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Navneet Alang is a technology and culture journalist based in Toronto.

It was the manifesto read around the world – or at least, across the Internet. Now known as the Google manifesto, the viral internal memo from an employee called into question not just the company's diversity efforts, but whether or not women were in fact biologically suited to engineering. After a storm of controversy and outrage, the post's author, James Damore, was fired.

That it generated so much reaction was predictable. The manifesto is a convenient lightning rod. Not only did it tap into the burgeoning reactionary push back against radical ideas like "sexism and racism are bad," it also evoked controversies over free speech, the line between public and private, whether or not people should lose their jobs for their beliefs, to make no mention of the ubiquitous topic of diversity itself.

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But while all of those issues are important, the manifesto itself and the fact that it received so much support revealed something deeper about the world of technology: In the ostensible rush to lead us forward into a better world, the tech world seems bent on replicating the ideologies of the past rather than leaping past them.

After all, the manifesto asserted ideas that are familiar: both that biology determines interest and that imbalances in demographic representation are the result of what is natural, not cultural.

The science in question, such as it is, is something better left to experts to debate. But there are nonetheless reasonable questions laypeople can ask. Among them: Even if one were to take the extreme position that genetics neatly determines behaviour, how might the ancient arrangement of nucleic acids so neatly line up with results in a field barely 50 years old – particularly since, early on when it was considered a menial task, computer programming was a field dominated by women?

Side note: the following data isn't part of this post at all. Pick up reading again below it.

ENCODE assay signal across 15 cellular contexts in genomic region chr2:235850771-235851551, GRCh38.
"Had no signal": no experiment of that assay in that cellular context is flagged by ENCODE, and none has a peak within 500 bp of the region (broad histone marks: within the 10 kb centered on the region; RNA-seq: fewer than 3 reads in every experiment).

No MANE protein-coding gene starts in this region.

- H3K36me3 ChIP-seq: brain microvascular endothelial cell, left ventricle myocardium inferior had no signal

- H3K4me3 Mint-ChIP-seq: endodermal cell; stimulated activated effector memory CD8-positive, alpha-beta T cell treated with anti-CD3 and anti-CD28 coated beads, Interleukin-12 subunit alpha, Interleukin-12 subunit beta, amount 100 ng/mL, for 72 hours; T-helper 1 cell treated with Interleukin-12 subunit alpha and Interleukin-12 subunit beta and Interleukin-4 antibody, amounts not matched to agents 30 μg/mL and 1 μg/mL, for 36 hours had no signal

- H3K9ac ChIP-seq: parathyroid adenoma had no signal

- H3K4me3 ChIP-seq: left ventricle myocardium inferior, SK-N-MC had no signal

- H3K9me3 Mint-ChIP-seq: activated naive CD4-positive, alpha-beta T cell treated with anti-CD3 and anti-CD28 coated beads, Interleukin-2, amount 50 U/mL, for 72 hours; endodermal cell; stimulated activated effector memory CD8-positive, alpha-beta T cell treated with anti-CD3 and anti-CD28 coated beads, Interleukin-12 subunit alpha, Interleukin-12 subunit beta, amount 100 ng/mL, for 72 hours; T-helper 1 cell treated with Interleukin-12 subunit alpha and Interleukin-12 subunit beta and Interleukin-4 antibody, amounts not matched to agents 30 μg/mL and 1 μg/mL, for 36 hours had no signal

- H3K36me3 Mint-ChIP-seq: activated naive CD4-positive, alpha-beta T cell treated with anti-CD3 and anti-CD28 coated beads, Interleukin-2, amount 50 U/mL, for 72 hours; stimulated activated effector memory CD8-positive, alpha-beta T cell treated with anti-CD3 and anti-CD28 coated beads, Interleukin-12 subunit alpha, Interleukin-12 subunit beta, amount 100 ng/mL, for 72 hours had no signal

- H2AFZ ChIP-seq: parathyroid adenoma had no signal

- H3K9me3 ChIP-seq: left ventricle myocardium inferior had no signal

More to the point, to argue that engineering or coding are simply mechanical or an abstract set of mathematics or logic misses the aim of the field. Software is made for people, to help them accomplish tasks, connect with one another, or filter through massive amounts of information in intelligent ways.

Those goals require a complex set of skills that cannot be reduced to mere coding, but require an understanding of sociology, psychology and no small amount of empathy. Putting aside the dubious assertion that we are hard-wired by gender to favour one of these skills over the other, to argue that engineering or coding should be left to those with the most abstract skill is akin to saying structural engineers should design buildings or that mechanical engineers should market cars. The creation of code and software is ultimately holistic, relying on a broad range of traits that cannot and should not be reduced to one dimension – particularly tired, gendered stereotypes.

But despite this obvious fact, the manifesto does ring true in one way: It represents the tech world's too-common, incredibly reductive view of humanity that tries to think of humans are just like computer code itself, a complex, but predetermined series of input and output.

This view itself leads to a blind faith in a hyper-rational world dictated by metrics, competitive bro culture and faux notions of meritocracy. It's reflected in so much in the tech world: in Facebook's belated concerns about privacy, or their impact on political polarization; in Twitter's arguably too-late focus on abuse and harassment, in part brought on by prioritizing resources for advertising over the standards team; or Uber's unending troubles with sexual harassment, driver exploitation or its constant flouting of the law. In each, it was unwillingness to think about the complexity of human reaction in favour of an algorithmic or mechanistic understanding that caused the problem.

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It's a deeply naive view, one that runs roughshod over humanity when a handful of companies on the U.S. West Coast are given enormous power. In trying to create something new, they have simply repeated the past, carrying along beliefs in neutral meritocracy, the capacity of humans to power through all problems with brawn and that we are predestined to be who we are.

That is not the truth of what it means to be alive and we cannot let the tech world insist that it is. If you want a manifesto to line up behind, let it be that.

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